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Keywords:

  • aurora kinase;
  • chromosomal passenger protein;
  • centromere;
  • midzone;
  • mitosis

Abstract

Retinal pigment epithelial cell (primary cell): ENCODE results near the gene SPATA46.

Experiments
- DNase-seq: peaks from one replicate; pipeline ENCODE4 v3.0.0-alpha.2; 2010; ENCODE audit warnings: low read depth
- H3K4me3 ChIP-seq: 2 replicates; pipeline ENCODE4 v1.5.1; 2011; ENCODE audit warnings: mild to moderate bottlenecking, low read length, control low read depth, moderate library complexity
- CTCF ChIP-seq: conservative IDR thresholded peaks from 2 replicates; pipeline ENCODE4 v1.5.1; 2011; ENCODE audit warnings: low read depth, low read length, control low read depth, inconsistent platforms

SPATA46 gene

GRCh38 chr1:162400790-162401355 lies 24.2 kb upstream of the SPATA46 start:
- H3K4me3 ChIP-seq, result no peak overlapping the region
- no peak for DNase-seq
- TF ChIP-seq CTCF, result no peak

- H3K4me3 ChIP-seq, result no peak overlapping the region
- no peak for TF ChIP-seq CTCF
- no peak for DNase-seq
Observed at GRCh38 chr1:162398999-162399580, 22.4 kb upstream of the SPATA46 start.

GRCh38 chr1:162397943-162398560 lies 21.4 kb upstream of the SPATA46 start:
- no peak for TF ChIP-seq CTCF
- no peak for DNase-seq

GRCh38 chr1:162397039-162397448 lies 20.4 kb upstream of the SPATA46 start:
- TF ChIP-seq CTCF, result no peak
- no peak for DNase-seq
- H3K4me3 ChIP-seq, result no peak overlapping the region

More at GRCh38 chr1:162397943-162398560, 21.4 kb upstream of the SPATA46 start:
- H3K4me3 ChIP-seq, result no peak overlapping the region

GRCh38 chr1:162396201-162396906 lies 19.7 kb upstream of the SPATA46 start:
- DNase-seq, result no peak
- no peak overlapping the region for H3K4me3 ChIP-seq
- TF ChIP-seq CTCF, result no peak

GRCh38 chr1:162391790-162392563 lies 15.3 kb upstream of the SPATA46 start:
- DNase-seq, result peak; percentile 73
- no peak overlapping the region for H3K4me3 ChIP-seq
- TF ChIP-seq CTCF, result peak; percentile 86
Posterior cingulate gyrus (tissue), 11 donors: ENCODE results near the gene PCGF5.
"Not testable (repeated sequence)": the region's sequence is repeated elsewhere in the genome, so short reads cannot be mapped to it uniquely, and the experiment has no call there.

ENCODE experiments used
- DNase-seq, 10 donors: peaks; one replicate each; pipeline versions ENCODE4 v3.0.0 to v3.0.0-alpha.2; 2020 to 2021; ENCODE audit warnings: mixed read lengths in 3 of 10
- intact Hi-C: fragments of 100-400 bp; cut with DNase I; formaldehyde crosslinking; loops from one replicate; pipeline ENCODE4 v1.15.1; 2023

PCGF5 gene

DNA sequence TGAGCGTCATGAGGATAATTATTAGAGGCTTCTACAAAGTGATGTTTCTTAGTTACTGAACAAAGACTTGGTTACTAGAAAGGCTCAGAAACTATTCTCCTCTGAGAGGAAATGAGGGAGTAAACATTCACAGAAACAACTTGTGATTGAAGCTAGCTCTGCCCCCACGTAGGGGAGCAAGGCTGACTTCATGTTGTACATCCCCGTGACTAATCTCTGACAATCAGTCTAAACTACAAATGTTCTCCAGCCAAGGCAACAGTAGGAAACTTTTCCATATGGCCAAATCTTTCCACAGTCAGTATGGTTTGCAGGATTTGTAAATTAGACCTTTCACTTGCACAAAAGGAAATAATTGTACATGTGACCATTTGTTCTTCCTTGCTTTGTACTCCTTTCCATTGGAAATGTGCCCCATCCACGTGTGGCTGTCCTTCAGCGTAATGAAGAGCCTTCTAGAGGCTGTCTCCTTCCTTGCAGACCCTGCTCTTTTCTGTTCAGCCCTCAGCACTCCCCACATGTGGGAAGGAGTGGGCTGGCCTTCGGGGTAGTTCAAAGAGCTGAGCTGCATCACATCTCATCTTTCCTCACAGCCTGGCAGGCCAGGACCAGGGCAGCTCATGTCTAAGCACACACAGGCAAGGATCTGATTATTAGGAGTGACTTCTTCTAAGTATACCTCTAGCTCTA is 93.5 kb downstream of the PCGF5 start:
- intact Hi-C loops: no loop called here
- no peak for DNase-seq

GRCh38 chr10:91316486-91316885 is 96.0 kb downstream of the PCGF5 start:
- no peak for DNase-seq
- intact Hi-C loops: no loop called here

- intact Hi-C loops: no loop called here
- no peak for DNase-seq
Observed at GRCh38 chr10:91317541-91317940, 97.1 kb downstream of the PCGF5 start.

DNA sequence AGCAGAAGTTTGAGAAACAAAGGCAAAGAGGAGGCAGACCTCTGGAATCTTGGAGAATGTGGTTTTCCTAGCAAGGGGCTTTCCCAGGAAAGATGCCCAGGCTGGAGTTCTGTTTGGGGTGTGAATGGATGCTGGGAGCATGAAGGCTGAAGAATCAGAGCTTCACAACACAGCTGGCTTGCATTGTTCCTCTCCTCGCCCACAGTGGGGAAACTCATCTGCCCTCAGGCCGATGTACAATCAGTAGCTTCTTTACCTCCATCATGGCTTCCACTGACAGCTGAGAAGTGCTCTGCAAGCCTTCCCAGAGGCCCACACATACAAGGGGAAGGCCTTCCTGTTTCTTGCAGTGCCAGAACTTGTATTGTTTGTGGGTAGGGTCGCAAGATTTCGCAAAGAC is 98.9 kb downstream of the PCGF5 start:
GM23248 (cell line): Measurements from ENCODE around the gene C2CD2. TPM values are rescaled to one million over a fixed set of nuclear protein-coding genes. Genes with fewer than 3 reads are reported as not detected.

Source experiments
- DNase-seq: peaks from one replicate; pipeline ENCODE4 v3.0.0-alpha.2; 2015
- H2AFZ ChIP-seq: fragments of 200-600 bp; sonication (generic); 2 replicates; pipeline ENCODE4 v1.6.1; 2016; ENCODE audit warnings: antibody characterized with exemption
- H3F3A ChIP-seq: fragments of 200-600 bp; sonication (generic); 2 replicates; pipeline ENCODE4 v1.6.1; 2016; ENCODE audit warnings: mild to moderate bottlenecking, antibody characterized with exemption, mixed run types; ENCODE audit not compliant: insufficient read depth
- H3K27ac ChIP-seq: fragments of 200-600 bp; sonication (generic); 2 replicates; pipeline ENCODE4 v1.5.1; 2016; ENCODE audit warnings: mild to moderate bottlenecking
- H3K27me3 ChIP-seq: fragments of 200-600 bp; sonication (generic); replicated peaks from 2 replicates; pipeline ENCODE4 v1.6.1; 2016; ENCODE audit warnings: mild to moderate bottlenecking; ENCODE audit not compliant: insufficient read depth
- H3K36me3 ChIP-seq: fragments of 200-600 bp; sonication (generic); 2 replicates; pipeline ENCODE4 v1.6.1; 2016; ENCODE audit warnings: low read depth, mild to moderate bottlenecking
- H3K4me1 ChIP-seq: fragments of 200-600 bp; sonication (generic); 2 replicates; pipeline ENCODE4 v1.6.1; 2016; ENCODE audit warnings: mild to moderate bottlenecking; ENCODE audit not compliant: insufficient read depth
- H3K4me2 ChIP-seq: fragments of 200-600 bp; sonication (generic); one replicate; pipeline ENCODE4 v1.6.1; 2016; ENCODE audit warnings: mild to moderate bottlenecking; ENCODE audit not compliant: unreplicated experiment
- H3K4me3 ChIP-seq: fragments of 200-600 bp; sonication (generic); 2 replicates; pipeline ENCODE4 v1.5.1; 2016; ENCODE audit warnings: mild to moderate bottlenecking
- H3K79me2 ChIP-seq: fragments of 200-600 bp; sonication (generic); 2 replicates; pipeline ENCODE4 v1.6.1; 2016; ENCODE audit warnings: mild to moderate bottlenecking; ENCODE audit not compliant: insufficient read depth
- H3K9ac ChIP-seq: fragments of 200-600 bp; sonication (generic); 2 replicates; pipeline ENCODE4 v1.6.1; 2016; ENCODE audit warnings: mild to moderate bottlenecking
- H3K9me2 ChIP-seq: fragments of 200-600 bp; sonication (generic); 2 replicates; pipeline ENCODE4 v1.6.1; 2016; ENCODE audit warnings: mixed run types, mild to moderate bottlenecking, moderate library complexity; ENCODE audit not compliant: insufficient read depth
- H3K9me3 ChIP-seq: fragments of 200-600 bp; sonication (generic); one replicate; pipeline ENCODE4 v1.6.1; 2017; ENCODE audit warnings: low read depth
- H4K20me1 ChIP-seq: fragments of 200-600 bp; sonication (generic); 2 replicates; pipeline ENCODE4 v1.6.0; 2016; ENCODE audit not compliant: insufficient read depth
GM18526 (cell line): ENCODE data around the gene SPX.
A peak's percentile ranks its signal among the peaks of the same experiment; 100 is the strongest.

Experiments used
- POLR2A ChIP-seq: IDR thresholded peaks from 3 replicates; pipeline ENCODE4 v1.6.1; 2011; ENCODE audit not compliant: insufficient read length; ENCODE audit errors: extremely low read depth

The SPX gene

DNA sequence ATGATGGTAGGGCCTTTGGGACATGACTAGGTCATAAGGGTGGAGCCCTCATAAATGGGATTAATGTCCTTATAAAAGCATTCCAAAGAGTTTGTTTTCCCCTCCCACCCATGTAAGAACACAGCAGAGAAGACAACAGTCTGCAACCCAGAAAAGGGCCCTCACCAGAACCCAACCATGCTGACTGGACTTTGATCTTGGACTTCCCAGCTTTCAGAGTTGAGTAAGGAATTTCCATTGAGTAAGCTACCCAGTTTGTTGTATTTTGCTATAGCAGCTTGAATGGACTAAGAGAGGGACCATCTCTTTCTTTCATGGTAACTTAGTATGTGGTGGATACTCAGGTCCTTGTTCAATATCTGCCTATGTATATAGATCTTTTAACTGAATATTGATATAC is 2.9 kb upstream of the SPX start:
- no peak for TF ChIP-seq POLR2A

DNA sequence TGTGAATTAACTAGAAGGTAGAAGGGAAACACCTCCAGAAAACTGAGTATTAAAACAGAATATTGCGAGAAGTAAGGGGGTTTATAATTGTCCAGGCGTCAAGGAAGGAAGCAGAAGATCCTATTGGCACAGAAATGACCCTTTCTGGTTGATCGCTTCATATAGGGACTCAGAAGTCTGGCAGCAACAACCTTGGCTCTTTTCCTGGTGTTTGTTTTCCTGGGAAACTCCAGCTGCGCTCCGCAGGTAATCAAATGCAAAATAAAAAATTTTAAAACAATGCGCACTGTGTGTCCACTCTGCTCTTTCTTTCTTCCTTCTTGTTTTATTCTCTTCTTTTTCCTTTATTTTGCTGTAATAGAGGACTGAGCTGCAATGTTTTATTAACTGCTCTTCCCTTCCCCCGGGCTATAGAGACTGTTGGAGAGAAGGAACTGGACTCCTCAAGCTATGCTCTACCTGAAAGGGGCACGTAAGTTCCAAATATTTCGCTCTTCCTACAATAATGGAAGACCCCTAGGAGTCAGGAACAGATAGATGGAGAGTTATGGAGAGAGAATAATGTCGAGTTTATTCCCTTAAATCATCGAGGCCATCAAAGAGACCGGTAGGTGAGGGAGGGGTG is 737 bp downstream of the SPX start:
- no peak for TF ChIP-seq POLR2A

The function of Aurora-C kinase, a member of the Aurora kinase family identified in mammals, is currently unknown. We present evidence that Aurora-C, like Aurora-B kinase, is a chromosomal passenger protein localizing first to centromeres and then to the midzone of mitotic cells. Aurora-C transcript is expressed at a moderate level albeit about an order of magnitude lower than Aurora-B transcript in diploid human fibroblasts. The level of Aurora-C transcript is elevated in several human cancer cell types. Aurora-C and Aurora-B mRNA and protein expressions are maximally elevated during the G2/M phase but their expression profiles in synchronized cells reveal differential temporal regulation through the cell cycle with Aurora-C level peaking after that of Aurora-B during the later part of the M phase. Aurora-C, like Aurora-B, interacts with the inner centromere protein (INCENP) at the carboxyl terminal end spanning the conserved IN box domain. Competition binding assays and transfection experiments revealed that, compared with Aurora-C, Aurora-B has preferential binding affinity to INCENP and co-expression of the two in vivo interferes with INCENP binding, localization, and stability of these proteins. A kinase-dead mutant of Aurora-C had a dominant negative effect inducing multinucleation in a dose-dependent manner. siRNA mediated silencing of Aurora-C and Aurora-B also gave rise to multinucleated cells with the two kinases silenced at the same time displaying an additive effect. Finally, Aurora-C could rescue the Aurora-B silenced multinucleation phenotype, demonstrating that Aurora-C kinase function overlaps with and complements Aurora-B kinase function in mitosis. Cell Motil. Cytoskeleton 59:249–263, 2004. © 2004 Wiley-Liss, Inc.